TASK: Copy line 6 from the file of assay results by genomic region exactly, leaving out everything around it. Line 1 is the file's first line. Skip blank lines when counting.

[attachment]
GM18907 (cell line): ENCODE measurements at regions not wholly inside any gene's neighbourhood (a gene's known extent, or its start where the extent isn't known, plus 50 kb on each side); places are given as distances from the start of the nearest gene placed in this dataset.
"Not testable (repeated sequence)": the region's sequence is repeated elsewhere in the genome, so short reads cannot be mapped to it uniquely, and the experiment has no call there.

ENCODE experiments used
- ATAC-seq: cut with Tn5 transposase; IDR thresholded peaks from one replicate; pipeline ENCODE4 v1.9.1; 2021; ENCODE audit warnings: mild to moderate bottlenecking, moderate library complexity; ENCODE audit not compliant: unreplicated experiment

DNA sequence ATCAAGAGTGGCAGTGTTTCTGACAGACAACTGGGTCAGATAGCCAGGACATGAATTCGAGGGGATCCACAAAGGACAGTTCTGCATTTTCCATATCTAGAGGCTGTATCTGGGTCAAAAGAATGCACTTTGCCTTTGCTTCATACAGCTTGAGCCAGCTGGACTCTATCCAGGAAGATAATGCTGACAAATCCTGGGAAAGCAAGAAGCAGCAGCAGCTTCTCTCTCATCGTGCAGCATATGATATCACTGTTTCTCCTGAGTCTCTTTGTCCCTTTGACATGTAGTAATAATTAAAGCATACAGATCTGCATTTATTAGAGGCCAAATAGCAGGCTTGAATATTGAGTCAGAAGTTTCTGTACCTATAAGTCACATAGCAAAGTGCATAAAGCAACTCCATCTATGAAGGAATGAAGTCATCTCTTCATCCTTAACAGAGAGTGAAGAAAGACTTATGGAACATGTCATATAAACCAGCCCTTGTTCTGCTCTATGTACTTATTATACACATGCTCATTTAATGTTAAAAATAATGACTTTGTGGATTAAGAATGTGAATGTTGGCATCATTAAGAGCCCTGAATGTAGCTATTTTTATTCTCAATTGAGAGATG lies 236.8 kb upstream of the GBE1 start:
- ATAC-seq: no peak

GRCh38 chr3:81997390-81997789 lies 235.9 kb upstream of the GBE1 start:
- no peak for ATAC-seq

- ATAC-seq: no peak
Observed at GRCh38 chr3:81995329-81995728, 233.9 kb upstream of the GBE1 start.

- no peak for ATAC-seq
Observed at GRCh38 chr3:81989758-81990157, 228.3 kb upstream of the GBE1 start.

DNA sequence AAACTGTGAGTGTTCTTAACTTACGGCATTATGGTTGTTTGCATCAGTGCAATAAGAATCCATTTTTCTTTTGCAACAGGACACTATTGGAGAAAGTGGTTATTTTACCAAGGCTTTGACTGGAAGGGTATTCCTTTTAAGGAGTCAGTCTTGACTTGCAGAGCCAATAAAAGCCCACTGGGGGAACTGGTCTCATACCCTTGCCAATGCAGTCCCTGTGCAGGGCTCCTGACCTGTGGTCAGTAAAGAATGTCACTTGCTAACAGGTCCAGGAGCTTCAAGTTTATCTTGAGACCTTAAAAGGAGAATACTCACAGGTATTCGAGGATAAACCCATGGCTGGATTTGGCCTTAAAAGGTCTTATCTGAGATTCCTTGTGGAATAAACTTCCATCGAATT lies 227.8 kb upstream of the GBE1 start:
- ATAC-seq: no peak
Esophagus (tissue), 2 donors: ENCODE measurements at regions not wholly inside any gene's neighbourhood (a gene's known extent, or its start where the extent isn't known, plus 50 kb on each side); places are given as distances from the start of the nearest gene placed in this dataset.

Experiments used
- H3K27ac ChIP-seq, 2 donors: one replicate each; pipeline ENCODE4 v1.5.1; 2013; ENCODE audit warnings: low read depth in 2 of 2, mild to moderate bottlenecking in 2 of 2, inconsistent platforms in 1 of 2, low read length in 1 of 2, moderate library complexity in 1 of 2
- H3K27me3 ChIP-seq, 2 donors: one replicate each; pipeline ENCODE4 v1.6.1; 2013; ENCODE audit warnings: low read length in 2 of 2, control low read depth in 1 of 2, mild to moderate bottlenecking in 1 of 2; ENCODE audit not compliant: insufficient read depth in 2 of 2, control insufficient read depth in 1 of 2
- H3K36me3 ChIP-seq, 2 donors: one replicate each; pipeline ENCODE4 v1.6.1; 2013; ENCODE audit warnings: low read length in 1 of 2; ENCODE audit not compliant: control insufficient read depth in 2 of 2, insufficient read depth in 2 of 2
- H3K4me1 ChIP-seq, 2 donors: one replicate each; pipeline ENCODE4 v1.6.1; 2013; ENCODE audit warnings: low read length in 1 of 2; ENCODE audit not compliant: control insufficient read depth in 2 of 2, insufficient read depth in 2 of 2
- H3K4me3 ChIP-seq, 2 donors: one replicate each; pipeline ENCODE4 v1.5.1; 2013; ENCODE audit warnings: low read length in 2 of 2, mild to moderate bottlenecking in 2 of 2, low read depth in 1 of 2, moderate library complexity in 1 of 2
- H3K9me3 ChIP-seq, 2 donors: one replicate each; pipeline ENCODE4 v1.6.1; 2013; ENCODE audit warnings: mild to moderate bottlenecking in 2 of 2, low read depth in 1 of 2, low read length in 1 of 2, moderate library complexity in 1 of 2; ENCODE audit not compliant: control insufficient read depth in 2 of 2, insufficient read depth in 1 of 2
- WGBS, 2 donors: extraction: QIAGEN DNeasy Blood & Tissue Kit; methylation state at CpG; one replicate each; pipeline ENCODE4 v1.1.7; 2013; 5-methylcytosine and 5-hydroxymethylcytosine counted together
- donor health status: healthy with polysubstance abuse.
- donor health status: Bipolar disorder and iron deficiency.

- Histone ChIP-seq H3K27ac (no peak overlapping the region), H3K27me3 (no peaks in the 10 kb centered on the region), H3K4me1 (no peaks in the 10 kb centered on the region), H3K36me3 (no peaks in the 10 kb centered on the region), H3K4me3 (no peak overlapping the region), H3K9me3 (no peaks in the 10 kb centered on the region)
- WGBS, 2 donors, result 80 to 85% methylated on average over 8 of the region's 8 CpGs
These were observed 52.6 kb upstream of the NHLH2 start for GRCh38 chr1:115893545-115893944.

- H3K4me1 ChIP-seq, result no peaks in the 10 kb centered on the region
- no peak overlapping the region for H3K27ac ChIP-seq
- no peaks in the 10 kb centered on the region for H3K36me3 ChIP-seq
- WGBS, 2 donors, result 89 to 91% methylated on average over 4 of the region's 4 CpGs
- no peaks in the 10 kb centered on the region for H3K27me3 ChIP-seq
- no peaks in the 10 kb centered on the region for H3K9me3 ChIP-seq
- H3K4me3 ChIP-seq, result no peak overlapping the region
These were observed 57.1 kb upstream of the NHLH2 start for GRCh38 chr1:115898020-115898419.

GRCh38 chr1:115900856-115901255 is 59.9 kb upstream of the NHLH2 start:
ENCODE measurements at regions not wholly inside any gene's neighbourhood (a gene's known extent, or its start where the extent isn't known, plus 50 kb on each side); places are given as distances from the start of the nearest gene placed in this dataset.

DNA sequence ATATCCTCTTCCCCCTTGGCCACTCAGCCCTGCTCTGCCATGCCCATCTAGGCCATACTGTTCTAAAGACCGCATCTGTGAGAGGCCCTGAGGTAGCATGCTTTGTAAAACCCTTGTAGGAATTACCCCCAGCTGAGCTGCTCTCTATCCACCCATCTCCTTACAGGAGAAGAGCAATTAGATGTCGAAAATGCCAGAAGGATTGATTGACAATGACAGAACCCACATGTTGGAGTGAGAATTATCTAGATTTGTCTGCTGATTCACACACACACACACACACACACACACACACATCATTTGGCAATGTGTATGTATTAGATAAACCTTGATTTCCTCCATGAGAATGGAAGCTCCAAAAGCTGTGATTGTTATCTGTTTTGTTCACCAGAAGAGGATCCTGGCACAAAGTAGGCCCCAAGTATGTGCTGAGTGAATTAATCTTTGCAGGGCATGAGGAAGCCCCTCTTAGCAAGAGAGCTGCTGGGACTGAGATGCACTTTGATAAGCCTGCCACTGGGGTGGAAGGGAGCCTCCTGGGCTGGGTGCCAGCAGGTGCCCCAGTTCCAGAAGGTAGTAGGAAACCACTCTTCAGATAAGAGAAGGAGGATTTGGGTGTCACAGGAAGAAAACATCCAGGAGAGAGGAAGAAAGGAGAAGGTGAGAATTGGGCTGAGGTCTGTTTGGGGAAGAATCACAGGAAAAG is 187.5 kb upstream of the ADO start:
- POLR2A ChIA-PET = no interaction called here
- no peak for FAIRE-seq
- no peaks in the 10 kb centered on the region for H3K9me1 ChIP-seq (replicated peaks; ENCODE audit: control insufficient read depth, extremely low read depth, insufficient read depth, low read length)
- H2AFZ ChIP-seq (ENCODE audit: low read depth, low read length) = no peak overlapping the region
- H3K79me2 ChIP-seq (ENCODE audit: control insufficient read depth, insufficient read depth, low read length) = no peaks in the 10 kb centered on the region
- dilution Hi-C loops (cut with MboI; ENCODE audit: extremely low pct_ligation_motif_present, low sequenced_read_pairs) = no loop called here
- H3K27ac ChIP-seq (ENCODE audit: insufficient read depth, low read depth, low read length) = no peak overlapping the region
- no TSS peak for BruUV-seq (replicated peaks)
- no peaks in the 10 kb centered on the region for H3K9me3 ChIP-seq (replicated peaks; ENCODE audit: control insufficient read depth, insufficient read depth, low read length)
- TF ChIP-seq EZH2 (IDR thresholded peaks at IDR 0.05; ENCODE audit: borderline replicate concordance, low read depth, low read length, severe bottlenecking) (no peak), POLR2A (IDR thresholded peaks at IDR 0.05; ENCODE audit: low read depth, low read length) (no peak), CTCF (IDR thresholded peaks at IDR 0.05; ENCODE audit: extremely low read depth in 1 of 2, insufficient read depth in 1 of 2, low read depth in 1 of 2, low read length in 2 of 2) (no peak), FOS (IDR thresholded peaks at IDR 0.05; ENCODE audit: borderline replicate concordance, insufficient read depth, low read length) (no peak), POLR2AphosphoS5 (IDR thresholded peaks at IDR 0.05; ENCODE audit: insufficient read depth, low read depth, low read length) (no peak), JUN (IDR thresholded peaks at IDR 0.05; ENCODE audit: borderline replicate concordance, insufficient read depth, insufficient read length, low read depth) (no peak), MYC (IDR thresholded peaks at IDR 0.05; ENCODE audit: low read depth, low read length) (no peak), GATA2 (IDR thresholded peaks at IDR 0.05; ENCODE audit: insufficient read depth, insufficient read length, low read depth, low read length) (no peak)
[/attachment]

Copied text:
- ATAC-seq: no peak